How Mozart’s wrong concerto became a rabbi’s New Year sermonmain
You remember the incident in Amsterdam a few years ago when Maria Joao Pires found herself facing a different Mozart concerto at a lunchtime performance from the one she expected. The conductor Riccardo Chailly managed to talk her through the switchover. Here’s how:
The episode came to the attention of our friend Rabbi Johnny Solomon, an educator in Israel, and he made it the basis for his Rosh Hashana meditation on the meaning of self-improvement and our connection with the conductor of all things.
Here’s Johnny’s text, reproduced with his permission, ahead of the Jewish New Year festival:
TESHUVA AS A SPIRITUAL CONCERTO
It was meant to be a routine lunchtime performance.
The Portuguese concert pianist Maria João Pires was set to play Mozart’s Concerto No. 467 alongside the Amsterdam symphony orchestra which was to be conducted by Riccardo Chailly. However, once the Orchestra played its first string of notes Maria realised – to her absolute shock – that the orchestra was playing a different piece – the D minor Concerto – as opposed to the one she had expected to play and had practiced.
Paralysed with fear, Pires’s head was spinning as the orchestra continued to play while the audience had no idea what was taking place. She wasn’t sure what to do, but as the orchestra proceeded, and as the moment when she would need to begin playing drew nearer, Pires needed to come up with a plan. Pires called out to Chailly, who at that point was waving his hands while conducting the orchestra, and she told him that there was a problem – she hadn’t expected or prepared that piece, and she didn’t have the notes of this piece with her.
Perhaps she thought Chailly would slowly wind down the orchestra and apologise to the audience. But this is not what he did because Chailly isn’t just a regular conductor, and he knew that Maria wasn’t just a regular pianist. Chailly knew that Maria was very familiar with the concerto he was playing, and that she’d played it during the previous season. So rather than considering how to end the concert, Chailly encouraged Maria by telling her: ‘I’m sure you’ll do well’. To this she replied, ‘I’m going to try’ – and this is what she did.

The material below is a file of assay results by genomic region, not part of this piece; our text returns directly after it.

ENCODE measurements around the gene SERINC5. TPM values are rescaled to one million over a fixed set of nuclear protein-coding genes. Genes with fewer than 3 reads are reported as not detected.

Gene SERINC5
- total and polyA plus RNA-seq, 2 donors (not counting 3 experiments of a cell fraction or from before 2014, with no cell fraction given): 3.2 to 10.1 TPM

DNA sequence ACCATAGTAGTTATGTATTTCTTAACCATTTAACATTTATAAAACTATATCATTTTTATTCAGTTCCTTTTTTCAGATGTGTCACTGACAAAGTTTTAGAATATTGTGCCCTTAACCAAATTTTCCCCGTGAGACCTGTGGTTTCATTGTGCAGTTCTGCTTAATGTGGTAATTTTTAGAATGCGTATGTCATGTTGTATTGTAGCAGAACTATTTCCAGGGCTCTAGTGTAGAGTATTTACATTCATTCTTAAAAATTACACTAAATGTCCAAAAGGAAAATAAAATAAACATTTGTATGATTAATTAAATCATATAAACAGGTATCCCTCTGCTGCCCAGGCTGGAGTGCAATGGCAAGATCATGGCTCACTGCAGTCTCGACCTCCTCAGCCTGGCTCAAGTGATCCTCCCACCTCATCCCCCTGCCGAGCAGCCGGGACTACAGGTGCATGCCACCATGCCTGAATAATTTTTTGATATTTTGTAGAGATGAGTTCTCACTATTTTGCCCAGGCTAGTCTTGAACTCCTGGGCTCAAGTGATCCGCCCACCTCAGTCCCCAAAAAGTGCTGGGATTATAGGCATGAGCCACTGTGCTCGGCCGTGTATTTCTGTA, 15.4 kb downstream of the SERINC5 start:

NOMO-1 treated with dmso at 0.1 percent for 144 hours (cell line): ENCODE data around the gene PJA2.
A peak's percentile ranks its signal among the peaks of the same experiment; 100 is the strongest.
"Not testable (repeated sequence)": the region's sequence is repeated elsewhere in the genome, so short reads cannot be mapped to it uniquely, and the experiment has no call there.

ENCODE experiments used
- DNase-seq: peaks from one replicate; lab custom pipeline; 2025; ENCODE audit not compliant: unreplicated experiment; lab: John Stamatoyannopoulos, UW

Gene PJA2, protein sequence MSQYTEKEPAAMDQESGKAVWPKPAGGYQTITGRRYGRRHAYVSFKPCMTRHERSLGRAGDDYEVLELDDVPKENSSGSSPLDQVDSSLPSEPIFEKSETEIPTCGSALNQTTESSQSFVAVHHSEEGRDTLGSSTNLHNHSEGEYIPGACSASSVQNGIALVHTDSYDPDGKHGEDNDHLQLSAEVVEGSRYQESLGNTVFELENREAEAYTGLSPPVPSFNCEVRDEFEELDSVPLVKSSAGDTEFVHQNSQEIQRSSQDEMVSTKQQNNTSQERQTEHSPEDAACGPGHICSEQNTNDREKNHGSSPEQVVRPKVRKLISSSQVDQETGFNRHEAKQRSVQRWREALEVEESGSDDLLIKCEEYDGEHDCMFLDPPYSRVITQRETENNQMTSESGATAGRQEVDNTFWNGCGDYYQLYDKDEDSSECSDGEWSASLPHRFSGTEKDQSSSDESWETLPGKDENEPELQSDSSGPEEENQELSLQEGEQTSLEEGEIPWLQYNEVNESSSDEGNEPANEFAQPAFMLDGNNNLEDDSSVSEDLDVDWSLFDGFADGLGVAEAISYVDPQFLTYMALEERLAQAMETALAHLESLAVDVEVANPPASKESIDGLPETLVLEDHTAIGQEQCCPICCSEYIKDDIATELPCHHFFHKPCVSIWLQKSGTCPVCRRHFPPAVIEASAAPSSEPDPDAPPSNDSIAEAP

Though initially nervous, Pires began to play, and over time she eased into the music that came from a place deep within her consciousness. True, she didn’t have notes in front of her, and true she was unprepared. But because she also knew this piece, she had the notes inside of her.
I love this story and every Ellul I watch the short clip on youtube. And why? It is because each time Ellul comes around, I genuinely feel like Maria João Pires – utterly unprepared for Rosh Hashanah & Yom Kippur as if I’ve been practicing the notes for a concert I’ve come to realise is playing a different tune. Like her, when I hear the call of the Shofar of Ellul and Rosh Hashana, I feel paralysed and I am in shock, because I suddenly understand that what I’ve been doing isn’t aligned with what I’m expected to have done, and what I’ve achieved isn’t what I’m expected to have achieved.
However, just like Pires, something incredible and majestic occurs in those moments of shock. Rather than giving up, I sense that I am being encouraged by Hashem – the ultimate conductor of the world – and so each Ellul I say to myself ‘I’m going to try’, and, from a place deep within me, I somehow know to find the right notes, and I begin to play my life according to the expectations and in accordance with the notes of the ultimate conductor. It is this process that I would like to explore tonight – the process of hearing our inner music and living our lives in accordance with the song of our soul.
The Gemara (Niddah 30b), quoting Rabbi Simlai, informs us that something quite extraordinary occurs to each of us while in our mother’s womb – namely that we are taught Torah to the extent that we achieve spiritual clarity that penetrates the mysteries of the entire universe. Then, an angel causes us to forget all that we have learnt….
Read on here.